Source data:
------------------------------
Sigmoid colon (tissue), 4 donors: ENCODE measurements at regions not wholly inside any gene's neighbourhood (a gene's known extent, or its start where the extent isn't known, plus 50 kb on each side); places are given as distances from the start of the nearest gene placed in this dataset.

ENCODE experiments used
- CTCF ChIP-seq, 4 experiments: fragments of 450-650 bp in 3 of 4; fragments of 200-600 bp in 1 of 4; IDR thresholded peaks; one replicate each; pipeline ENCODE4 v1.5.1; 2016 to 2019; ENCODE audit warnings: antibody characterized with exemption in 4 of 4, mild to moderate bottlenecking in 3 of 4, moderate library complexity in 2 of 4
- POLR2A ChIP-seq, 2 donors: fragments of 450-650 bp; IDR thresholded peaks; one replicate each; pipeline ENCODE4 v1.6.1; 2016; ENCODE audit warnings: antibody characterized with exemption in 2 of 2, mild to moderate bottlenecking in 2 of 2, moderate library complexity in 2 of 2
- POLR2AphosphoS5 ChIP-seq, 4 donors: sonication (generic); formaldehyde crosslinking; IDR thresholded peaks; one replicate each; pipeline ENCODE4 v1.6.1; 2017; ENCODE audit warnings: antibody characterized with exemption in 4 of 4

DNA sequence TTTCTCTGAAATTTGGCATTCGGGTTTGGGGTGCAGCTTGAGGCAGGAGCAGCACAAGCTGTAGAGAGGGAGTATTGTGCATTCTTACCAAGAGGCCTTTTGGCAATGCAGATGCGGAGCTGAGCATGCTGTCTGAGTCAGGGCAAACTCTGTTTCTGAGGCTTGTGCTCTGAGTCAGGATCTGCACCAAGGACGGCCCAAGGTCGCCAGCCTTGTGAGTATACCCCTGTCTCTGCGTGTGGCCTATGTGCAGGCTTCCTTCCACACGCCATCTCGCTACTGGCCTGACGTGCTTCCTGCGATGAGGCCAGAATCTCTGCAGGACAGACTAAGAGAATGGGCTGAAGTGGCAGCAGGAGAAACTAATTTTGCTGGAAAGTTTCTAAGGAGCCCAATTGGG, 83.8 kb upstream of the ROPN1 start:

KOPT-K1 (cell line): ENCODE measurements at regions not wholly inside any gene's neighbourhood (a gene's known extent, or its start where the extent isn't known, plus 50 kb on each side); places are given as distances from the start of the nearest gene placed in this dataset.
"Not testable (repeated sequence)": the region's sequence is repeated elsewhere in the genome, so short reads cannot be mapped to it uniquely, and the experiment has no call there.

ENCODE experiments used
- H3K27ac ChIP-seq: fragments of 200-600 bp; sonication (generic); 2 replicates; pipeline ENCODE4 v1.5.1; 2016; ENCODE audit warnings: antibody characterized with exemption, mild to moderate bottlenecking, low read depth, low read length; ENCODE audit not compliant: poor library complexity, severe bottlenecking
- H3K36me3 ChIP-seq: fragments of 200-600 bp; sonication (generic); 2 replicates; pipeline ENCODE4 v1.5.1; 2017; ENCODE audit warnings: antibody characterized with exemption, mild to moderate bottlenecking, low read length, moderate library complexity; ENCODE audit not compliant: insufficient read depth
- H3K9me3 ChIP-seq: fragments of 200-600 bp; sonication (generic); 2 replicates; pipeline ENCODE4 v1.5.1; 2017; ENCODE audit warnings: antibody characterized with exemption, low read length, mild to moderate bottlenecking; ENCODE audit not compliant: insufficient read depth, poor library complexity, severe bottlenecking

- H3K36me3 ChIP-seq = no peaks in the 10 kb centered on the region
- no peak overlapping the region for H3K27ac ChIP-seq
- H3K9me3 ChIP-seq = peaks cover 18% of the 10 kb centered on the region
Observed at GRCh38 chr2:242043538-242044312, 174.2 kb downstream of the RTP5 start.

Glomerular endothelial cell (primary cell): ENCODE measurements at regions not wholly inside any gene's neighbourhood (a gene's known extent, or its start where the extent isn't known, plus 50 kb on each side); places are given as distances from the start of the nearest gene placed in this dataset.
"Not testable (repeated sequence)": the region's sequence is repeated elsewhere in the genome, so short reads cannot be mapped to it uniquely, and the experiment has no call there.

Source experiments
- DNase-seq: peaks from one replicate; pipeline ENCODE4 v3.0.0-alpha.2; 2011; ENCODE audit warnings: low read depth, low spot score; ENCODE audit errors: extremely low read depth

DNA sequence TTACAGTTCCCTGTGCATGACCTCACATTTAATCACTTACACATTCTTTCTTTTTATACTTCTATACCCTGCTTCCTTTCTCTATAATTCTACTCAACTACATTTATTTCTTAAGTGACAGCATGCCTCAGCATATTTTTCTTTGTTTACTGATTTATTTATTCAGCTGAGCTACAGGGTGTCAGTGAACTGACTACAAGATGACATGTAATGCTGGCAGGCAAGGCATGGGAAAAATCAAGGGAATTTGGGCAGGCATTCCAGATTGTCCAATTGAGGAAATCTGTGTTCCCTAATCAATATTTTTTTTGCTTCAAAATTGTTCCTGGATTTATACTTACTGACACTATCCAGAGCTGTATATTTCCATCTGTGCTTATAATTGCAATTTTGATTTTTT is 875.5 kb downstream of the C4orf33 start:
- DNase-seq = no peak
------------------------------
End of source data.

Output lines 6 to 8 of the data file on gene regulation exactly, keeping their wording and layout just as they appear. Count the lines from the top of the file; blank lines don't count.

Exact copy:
DNA sequence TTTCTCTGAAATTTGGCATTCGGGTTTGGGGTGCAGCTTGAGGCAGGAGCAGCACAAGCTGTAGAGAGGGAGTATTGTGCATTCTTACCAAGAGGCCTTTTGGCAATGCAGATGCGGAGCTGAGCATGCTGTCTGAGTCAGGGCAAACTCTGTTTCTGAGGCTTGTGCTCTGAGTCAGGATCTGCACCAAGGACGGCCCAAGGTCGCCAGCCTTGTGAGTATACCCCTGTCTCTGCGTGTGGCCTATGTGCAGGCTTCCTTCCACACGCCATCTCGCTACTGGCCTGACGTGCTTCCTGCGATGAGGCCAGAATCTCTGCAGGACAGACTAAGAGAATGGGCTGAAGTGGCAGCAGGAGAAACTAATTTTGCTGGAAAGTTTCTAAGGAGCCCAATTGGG, 83.8 kb upstream of the ROPN1 start:

KOPT-K1 (cell line): ENCODE measurements at regions not wholly inside any gene's neighbourhood (a gene's known extent, or its start where the extent isn't known, plus 50 kb on each side); places are given as distances from the start of the nearest gene placed in this dataset.
"Not testable (repeated sequence)": the region's sequence is repeated elsewhere in the genome, so short reads cannot be mapped to it uniquely, and the experiment has no call there.